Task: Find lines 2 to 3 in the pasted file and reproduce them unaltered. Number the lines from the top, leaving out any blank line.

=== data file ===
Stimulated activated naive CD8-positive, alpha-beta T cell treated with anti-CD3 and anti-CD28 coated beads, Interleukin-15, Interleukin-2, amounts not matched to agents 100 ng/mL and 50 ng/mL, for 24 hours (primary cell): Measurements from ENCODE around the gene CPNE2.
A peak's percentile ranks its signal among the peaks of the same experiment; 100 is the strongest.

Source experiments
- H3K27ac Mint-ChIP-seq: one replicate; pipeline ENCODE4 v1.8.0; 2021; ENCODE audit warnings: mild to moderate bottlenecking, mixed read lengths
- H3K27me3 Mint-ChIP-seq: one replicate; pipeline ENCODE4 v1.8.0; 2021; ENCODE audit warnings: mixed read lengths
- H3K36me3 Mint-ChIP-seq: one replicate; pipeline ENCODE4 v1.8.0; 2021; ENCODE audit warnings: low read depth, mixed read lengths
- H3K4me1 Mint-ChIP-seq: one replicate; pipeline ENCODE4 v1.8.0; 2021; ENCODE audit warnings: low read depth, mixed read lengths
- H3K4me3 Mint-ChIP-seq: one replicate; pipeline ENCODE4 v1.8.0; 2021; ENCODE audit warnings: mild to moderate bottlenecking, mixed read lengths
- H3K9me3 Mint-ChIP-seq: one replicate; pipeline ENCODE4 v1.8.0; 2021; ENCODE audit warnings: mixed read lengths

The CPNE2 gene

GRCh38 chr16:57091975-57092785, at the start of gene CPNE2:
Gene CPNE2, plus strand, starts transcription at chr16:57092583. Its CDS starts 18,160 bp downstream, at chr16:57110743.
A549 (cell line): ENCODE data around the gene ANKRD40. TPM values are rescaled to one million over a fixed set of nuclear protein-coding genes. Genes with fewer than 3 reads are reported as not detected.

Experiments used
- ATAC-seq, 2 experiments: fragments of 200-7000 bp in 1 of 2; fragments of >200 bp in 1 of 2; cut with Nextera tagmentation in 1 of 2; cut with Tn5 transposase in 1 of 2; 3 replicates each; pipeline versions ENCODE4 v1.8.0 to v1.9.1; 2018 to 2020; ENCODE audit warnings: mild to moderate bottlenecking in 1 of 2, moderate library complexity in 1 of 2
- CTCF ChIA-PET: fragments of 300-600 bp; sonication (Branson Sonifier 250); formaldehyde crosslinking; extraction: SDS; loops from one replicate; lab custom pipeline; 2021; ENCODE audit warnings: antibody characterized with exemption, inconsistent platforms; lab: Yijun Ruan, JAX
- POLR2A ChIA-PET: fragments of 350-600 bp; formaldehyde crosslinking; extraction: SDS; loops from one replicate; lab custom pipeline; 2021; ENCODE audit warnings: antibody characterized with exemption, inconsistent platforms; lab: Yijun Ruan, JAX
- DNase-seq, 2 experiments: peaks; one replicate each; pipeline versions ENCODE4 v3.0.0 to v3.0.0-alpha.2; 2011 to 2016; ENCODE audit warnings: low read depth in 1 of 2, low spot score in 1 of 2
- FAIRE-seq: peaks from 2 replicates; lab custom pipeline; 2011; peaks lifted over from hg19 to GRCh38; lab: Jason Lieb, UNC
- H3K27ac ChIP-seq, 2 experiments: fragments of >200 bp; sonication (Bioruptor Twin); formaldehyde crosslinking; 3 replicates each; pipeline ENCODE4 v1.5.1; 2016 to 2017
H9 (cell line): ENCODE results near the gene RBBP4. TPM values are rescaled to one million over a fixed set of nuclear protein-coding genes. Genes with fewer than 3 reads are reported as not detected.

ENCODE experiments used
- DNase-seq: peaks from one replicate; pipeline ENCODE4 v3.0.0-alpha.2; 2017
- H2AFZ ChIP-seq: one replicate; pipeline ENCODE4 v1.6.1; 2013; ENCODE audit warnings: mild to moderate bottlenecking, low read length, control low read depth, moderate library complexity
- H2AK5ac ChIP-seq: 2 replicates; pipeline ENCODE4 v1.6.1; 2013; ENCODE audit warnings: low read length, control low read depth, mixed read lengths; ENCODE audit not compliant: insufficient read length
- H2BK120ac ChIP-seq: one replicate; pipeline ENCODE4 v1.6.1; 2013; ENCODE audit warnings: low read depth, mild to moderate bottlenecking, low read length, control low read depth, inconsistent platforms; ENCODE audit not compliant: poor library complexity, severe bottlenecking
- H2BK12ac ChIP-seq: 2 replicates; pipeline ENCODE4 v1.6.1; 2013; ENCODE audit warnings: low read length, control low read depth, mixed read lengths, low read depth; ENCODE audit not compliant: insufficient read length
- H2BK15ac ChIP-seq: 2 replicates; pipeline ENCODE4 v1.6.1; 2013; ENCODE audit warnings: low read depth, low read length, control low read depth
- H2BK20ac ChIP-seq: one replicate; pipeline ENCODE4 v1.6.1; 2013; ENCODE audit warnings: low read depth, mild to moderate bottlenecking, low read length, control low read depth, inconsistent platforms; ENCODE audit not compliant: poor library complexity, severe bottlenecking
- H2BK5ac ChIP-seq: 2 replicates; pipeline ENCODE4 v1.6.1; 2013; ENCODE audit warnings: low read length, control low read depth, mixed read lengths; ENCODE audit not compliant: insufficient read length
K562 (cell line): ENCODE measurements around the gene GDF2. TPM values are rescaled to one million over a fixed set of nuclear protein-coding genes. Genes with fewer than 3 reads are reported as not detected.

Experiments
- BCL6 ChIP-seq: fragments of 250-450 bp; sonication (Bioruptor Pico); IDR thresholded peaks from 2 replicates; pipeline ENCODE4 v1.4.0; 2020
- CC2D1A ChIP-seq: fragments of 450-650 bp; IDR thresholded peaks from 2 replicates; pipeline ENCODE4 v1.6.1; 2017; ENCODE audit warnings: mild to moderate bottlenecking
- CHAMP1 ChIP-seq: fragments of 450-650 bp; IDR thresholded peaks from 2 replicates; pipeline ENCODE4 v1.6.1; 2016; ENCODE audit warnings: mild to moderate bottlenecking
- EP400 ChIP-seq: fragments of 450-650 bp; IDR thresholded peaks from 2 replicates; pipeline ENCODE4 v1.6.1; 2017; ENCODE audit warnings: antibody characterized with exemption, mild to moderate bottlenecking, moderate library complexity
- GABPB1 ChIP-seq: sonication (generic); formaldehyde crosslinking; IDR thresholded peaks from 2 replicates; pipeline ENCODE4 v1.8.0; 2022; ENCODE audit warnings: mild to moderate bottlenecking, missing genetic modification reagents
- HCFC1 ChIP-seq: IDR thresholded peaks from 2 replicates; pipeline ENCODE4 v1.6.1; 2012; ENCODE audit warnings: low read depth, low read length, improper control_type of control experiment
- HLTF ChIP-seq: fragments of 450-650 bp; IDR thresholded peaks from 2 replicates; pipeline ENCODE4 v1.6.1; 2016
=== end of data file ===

A peak's percentile ranks its signal among the peaks of the same experiment; 100 is the strongest.

Source experiments